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  5. "Yo te puedo esperar."

"Yo te puedo esperar."

Translation:I can wait for you.

April 4, 2013

58 Comments


https://www.duolingo.com/profile/PhyllisUng

I put 'I can meet you". It was marked wrong, even though that was one of the translations for esperar.


https://www.duolingo.com/profile/Darkshadow117

Esperar:To wait

Conocer:To meet/know


https://www.duolingo.com/profile/fitz296

I felt like conocer was the meet for the first time, but esperar was to meet at a place. Does conocer fulfill both functions?


https://www.duolingo.com/profile/JuevesHuevos

Neither WordReference nor SpanishDict offer "to meet" as a translation for "esperar"

Esperar - to wait, to wait for, to hope, to expect

http://www.spanishdict.com/translate/esperar

http://www.wordreference.com/es/en/translation.asp?spen=esperar


https://www.duolingo.com/profile/fitz296

I find wordreference to attest esperar as to meet/greet, for example, to meet the plane

http://www.wordreference.com/es/translation.asp?tranword=meet

Could be idiomatic though.


https://www.duolingo.com/profile/JuevesHuevos

I think that would be a non-common usage. And it does mean "to meet" but kind of in the sense of waiting - they will meet the plane -- by waiting for it.

For 90% of usage of esperar, especially in Duo, it's "to wait/wait for/hope for"


https://www.duolingo.com/profile/Whiz1116

¡Ay, que romántico!


https://www.duolingo.com/profile/FaizaMazhar

Que tan falso..


https://www.duolingo.com/profile/dtpetry

Would "Puedo esperarte." also be acceptable?


https://www.duolingo.com/profile/JuevesHuevos

...probably?

Te puedo esperar and puedo esperarte should be equivalent.

My Spanish teacher told me that largely, the choice to attach the IO to the infinitive vs. before the verb is just a choice of style.

For some reason, given the nature of this verb, I think Te puedo esperar sounds better. Can't explain why, just a gut feeling.


https://www.duolingo.com/profile/jeffreylkarl

Why wouldn't it be "Yo puedo te esperar."? Doesn't the current placement of the "te" indicate the "puedo" is acting on the "te"?


https://www.duolingo.com/profile/hunter18288

You cannot put the object pronoun between the two verbs, but you can attach it to the infinitive if you want. Ex: "Yo puedo esperarte" is equally as correct as "Yo te puedo esperar".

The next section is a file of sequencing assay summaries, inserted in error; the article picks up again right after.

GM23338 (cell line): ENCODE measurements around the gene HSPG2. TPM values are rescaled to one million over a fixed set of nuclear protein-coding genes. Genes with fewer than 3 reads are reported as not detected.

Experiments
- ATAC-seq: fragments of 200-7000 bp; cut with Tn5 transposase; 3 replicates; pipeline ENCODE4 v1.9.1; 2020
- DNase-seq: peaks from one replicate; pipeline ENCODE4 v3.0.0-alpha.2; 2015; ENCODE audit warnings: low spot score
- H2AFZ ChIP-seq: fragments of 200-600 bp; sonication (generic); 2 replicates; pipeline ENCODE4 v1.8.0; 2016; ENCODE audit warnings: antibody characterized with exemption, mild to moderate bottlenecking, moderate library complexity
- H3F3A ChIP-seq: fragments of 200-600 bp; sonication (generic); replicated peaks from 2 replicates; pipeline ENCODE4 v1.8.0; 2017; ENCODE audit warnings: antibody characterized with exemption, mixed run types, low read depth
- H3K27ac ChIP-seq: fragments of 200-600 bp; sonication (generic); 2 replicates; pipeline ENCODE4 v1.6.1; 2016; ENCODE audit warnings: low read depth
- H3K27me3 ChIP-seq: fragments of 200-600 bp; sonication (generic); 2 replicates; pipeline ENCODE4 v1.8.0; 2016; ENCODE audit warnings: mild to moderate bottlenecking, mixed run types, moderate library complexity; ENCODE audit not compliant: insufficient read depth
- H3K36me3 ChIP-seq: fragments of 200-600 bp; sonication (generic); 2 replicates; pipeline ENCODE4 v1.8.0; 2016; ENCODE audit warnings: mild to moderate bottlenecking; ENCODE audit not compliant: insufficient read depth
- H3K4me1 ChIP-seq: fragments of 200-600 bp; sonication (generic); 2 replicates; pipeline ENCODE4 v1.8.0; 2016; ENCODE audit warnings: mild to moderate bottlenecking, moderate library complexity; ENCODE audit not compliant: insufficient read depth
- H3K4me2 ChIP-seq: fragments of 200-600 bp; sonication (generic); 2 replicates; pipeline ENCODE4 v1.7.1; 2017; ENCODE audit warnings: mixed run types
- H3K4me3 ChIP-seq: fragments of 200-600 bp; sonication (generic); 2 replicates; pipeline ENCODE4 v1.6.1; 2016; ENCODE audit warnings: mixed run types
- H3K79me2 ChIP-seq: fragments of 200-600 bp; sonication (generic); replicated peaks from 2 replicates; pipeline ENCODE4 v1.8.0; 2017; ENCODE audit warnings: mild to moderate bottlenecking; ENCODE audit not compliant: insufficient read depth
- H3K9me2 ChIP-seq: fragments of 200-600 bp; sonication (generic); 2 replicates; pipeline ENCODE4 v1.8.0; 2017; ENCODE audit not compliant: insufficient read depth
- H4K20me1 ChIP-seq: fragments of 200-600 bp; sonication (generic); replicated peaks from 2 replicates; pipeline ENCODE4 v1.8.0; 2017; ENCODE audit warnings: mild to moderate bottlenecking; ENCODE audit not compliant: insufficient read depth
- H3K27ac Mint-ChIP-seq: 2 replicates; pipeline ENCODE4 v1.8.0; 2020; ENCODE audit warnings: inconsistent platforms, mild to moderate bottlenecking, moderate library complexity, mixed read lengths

https://www.duolingo.com/profile/OneVerce

What if you said "Puedo esperar para ti?"


https://www.duolingo.com/profile/roosky2003

The "for" of "wait for" is contained within the verb, so you don't need "para". Think of "esperar" as meaing "to await", and you can see why the "para" is not necessary.


https://www.duolingo.com/profile/Ashferi

No, you can't say "esperar para ti" the right traslation for "wait for" could be "puedo esperar por ti" and means the same as "te puedo esperar" :)


https://www.duolingo.com/profile/MI-SOL

No tiene que poner antes "te or le"en ese orden que lo puso esta mal la oración


https://www.duolingo.com/profile/SusannaEDavis420

Could you also say, "Yo puedo esperar para ti"?


https://www.duolingo.com/profile/PabloSueno

Roosky2013 (supra) explains that the for is contained in the verb which means "wait for". Another "for" would be redundant. I also found a more technical explanation in my new grammar book (Christmas present). It says that esperar is a special case (like buscar) - It is a transitive verb and in this sentence te is a direct object!! (In the English translation it's a prepositional phrase, though) So, no. In my opinion, you can't say, "Yo puedo esperar para ti"


https://www.duolingo.com/profile/SusannaEDavis420

¡Gracias, PabloSueno!


https://www.duolingo.com/profile/SusannaEDavis420

Tienes un lingot, amigo!


https://www.duolingo.com/profile/IforGot2

Could you say "I can hope/wish for you"? I can wish for you if I want....throwing a penny in fountain or I can wish for you....to go to college.....or would this be more of 'deserar'?

I do understand 'wait' sounds a lot more natural and is probably a far more common use of the word but I was just wondering with my comments above.


https://www.duolingo.com/profile/Baconquistador

And I will wait, I will wait, for you... upvote if you like this band :P


https://www.duolingo.com/profile/PamelaDurk

I can and I am able to are the same. It should not be marked wrong.


https://www.duolingo.com/profile/RichardLys1

Why not I can hope for you?


https://www.duolingo.com/profile/jellonz

"Esperar"="Hope" or "Wait for" so if this "esperar" meant "hope" there would be no "for" in the sentence: "I can hope you" which makes no sense. Perhaps "Puedo esperar por ti" could mean "I can hope for you" as in "I can hope on your behalf."


https://www.duolingo.com/profile/SusannaEDavis420

Why is it "por" instead of "para" in "Puedo esperar por ti"? I've been trying to find the answer, but I keep thinking it would be "para". Please help, jelllonz, gracias